Ardennes Forest, December 1944, just after the Battle of the Bulge. A small intelligence unit is sent to an abandoned estate in the forest to do some reconnaissance. The men all have an IQ above 150 and have been chose especially for this unit. While staying at the house they encounter a small group of German soldiers who want to surrender. They have just returned from the Eastern front, happy to have survived and war weary. They don’t see any sense in fighting anymore. During an evening of truce the two parties exchange Christmas gifts and sing their respective Christmas songs. The time before the two parties meet is the best part in the movie. It is quite spooky. The men, surrounded by the ghostly winter forest, start to doubt at some point that there really is someone, they only hear noises and voices that shout “Good night” in German.
The day after the Christmas celebration they are going to fake a skirmish in which the US soldiers will pretend to take the Germans prisoners. It doesn’t quite turn out the way they planned it.
A Midnight Clear is based on a novel by William Wharton (the same author who wrote Birdy). The most striking feature of the movie are powerful images. There is an instance where the group comes upon two frozen soldiers, a German and an American one, who seem to be dancing together. The icy cold winter forest is beautifully filmed. Another really great aspect is a flashback element where we see the young American soldiers getting ready for going to war and spending a night on the town looking for an occasion to lose their virginity.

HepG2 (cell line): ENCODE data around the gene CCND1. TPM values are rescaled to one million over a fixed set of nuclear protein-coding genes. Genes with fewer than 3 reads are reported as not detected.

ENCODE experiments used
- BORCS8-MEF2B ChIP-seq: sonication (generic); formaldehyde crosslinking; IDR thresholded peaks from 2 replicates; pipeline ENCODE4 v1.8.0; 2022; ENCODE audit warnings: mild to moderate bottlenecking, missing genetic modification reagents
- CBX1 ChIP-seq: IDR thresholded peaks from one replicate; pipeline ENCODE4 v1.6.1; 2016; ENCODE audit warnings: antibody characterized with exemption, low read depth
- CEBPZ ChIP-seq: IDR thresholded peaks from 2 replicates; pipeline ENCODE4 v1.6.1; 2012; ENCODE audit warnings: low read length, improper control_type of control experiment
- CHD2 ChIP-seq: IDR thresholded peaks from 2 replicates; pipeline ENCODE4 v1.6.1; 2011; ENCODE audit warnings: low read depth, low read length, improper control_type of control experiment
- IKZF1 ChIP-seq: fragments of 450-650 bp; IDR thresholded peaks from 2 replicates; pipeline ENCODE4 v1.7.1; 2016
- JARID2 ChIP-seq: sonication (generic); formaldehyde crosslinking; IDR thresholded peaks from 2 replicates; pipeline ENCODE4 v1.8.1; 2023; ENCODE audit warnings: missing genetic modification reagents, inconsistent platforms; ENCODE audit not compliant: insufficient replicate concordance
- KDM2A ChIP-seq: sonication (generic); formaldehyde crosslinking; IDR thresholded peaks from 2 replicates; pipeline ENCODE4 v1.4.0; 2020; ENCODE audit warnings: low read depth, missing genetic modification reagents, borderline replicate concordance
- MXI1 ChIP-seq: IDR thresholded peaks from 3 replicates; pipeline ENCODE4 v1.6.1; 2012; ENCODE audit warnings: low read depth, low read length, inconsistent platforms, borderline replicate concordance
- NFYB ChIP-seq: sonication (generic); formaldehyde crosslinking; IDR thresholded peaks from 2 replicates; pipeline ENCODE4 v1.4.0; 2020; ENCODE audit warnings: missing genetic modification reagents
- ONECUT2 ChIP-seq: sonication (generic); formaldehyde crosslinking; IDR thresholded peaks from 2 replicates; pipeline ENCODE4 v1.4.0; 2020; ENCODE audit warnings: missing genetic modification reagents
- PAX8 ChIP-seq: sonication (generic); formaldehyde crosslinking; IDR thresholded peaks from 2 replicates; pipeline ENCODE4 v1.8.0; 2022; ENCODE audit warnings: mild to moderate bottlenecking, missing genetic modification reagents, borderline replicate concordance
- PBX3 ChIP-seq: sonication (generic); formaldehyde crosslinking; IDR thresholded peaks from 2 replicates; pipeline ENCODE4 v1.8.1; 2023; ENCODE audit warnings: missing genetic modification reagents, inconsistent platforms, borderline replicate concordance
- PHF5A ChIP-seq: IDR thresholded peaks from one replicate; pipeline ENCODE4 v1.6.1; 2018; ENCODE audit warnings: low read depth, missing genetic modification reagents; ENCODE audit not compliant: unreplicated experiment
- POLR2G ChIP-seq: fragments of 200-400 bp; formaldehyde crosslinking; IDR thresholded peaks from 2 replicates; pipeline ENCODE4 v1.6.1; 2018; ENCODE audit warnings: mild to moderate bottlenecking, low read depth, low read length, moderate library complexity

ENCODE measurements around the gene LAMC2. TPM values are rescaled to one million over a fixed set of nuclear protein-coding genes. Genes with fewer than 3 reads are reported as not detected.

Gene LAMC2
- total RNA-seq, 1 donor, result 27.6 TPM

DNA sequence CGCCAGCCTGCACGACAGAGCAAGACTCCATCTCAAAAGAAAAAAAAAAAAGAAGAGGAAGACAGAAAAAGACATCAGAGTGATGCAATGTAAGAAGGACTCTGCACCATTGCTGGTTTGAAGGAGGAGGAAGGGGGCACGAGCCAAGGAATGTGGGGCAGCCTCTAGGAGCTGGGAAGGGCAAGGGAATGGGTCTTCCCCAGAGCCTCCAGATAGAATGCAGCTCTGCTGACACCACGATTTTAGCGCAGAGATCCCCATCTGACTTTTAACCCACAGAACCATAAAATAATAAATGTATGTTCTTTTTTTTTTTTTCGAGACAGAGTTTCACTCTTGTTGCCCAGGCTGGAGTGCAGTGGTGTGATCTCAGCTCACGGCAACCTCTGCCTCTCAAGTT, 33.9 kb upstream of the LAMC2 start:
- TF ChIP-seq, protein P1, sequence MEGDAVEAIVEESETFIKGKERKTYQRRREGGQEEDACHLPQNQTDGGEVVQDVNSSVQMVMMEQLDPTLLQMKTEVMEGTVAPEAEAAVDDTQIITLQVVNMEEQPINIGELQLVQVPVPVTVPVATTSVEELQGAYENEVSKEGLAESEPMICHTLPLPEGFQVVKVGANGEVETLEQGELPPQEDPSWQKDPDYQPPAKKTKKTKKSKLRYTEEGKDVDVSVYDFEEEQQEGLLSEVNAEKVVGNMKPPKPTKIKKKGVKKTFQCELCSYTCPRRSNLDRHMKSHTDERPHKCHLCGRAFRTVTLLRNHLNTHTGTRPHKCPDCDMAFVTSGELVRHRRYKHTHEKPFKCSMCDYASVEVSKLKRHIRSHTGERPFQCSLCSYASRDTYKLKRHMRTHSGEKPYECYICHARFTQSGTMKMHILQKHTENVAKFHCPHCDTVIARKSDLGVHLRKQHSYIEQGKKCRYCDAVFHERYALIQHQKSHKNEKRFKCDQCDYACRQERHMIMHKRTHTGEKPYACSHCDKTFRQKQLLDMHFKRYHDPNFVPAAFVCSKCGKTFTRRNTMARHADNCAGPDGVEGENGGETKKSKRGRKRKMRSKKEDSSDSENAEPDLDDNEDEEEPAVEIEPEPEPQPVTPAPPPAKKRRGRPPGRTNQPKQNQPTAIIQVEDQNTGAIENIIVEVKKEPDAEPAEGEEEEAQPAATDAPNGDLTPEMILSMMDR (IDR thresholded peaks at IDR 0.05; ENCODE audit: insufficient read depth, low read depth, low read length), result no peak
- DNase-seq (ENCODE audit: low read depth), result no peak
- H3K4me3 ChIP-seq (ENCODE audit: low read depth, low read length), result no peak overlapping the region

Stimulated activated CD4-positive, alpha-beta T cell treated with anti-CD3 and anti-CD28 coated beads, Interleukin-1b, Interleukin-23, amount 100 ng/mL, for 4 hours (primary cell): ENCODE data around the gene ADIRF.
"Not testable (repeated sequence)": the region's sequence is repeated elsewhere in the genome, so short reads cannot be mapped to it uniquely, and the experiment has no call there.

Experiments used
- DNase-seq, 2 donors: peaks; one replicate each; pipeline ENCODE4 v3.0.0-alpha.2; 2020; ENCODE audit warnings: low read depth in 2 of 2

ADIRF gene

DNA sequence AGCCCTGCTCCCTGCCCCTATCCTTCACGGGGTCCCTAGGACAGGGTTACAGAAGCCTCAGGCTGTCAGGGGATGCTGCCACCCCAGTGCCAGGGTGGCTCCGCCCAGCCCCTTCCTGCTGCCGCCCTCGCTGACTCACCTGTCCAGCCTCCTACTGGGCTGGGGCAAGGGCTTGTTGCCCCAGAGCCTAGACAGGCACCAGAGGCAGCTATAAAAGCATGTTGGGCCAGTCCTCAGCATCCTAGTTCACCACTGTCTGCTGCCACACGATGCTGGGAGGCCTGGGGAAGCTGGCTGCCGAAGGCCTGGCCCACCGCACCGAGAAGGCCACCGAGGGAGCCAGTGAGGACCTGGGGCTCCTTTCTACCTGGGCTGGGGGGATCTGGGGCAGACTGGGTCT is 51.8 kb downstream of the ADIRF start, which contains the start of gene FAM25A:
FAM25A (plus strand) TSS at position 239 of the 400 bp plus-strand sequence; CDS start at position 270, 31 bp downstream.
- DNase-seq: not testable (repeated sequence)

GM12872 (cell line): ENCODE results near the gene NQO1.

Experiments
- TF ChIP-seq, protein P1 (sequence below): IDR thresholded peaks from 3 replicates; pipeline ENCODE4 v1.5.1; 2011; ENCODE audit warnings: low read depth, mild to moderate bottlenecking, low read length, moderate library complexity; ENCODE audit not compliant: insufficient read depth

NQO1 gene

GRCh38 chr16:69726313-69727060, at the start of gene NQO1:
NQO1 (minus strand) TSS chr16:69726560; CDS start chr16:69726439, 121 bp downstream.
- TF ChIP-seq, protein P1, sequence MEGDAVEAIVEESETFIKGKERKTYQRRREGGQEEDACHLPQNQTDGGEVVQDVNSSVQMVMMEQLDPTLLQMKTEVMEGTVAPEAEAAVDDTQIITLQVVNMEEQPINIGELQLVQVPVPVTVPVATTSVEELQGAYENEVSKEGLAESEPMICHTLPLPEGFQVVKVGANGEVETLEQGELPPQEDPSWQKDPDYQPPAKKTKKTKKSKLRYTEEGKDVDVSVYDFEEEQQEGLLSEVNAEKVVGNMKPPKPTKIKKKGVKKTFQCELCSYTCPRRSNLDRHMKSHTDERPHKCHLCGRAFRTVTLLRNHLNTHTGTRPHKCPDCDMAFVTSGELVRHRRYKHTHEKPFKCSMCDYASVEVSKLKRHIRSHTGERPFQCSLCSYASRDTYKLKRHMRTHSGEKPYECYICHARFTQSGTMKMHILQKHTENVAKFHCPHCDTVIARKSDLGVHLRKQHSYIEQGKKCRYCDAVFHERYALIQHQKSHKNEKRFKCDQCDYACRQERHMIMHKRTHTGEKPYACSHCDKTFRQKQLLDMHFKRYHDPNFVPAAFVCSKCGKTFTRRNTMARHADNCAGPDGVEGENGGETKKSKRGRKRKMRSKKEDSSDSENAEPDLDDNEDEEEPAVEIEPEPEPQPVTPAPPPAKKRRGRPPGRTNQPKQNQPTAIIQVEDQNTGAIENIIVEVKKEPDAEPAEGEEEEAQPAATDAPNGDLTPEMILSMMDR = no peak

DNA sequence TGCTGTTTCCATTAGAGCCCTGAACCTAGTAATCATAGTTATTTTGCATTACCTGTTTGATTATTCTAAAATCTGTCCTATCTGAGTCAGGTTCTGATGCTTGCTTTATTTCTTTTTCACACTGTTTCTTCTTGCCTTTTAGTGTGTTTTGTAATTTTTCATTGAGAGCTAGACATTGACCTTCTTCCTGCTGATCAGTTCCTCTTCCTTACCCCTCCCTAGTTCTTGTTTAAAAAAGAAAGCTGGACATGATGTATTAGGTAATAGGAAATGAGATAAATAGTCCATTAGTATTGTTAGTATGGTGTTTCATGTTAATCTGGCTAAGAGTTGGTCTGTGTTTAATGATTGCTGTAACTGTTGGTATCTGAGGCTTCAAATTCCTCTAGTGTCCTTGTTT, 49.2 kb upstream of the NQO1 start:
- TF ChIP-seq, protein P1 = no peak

I have read a lot of positive reviews about this movie. Funny enough, a person on amazon, who gave it high praise, compared it to Castle Keep and called it surreal. I didn’t think it was surreal, I thought it was at moments a bit forced. This was mostly due to the character called “Mother” who annoyed me totally. Sure, he suffered of post-traumatic stress, still.
Since I have been complaining about the use of languages in Silent Night, I might add here that this is flawless in this movie. The German soldiers are played by German actors.
Another interesting element is that we see a few fine actors at the beginning of their career: Ethan Hawke, Kevin Dillon and Gary Sinise.
How would I rate it? All in all I can’t give it more than 3/5. I have a feeling, comparing my impressions with all the positive reviews, that I didn’t get this movie. Or is it too similar to Silent Night?
This is the only trailer I could find. Whoever did it found it appropriate to use Albinoni’s Adagio which we never hear in the movie. It would have been fitting though.